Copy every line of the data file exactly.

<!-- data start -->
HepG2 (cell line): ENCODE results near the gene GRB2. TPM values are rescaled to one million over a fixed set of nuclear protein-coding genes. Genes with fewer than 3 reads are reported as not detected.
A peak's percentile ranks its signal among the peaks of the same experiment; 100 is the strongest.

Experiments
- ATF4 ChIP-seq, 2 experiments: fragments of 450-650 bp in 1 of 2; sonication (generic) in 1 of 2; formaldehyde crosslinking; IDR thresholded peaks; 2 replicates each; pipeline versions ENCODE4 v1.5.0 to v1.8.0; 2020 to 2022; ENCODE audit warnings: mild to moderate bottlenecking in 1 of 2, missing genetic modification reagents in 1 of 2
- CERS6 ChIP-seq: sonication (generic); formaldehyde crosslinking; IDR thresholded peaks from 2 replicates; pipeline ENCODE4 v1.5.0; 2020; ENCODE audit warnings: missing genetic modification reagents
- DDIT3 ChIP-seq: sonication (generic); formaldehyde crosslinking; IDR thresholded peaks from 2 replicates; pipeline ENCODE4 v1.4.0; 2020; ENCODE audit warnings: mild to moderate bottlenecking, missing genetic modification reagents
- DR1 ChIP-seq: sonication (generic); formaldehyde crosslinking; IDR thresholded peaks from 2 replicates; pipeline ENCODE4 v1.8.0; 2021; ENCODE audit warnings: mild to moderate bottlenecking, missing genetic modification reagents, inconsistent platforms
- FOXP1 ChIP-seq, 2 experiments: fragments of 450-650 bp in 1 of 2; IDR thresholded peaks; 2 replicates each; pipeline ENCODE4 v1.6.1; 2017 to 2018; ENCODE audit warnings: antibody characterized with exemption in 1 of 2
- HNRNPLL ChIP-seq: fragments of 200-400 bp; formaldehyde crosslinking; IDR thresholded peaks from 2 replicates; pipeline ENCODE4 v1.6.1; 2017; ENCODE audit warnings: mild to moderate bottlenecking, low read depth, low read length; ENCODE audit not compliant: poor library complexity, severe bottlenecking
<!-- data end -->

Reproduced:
HepG2 (cell line): ENCODE results near the gene GRB2. TPM values are rescaled to one million over a fixed set of nuclear protein-coding genes. Genes with fewer than 3 reads are reported as not detected.
A peak's percentile ranks its signal among the peaks of the same experiment; 100 is the strongest.

Experiments
- ATF4 ChIP-seq, 2 experiments: fragments of 450-650 bp in 1 of 2; sonication (generic) in 1 of 2; formaldehyde crosslinking; IDR thresholded peaks; 2 replicates each; pipeline versions ENCODE4 v1.5.0 to v1.8.0; 2020 to 2022; ENCODE audit warnings: mild to moderate bottlenecking in 1 of 2, missing genetic modification reagents in 1 of 2
- CERS6 ChIP-seq: sonication (generic); formaldehyde crosslinking; IDR thresholded peaks from 2 replicates; pipeline ENCODE4 v1.5.0; 2020; ENCODE audit warnings: missing genetic modification reagents
- DDIT3 ChIP-seq: sonication (generic); formaldehyde crosslinking; IDR thresholded peaks from 2 replicates; pipeline ENCODE4 v1.4.0; 2020; ENCODE audit warnings: mild to moderate bottlenecking, missing genetic modification reagents
- DR1 ChIP-seq: sonication (generic); formaldehyde crosslinking; IDR thresholded peaks from 2 replicates; pipeline ENCODE4 v1.8.0; 2021; ENCODE audit warnings: mild to moderate bottlenecking, missing genetic modification reagents, inconsistent platforms
- FOXP1 ChIP-seq, 2 experiments: fragments of 450-650 bp in 1 of 2; IDR thresholded peaks; 2 replicates each; pipeline ENCODE4 v1.6.1; 2017 to 2018; ENCODE audit warnings: antibody characterized with exemption in 1 of 2
- HNRNPLL ChIP-seq: fragments of 200-400 bp; formaldehyde crosslinking; IDR thresholded peaks from 2 replicates; pipeline ENCODE4 v1.6.1; 2017; ENCODE audit warnings: mild to moderate bottlenecking, low read depth, low read length; ENCODE audit not compliant: poor library complexity, severe bottlenecking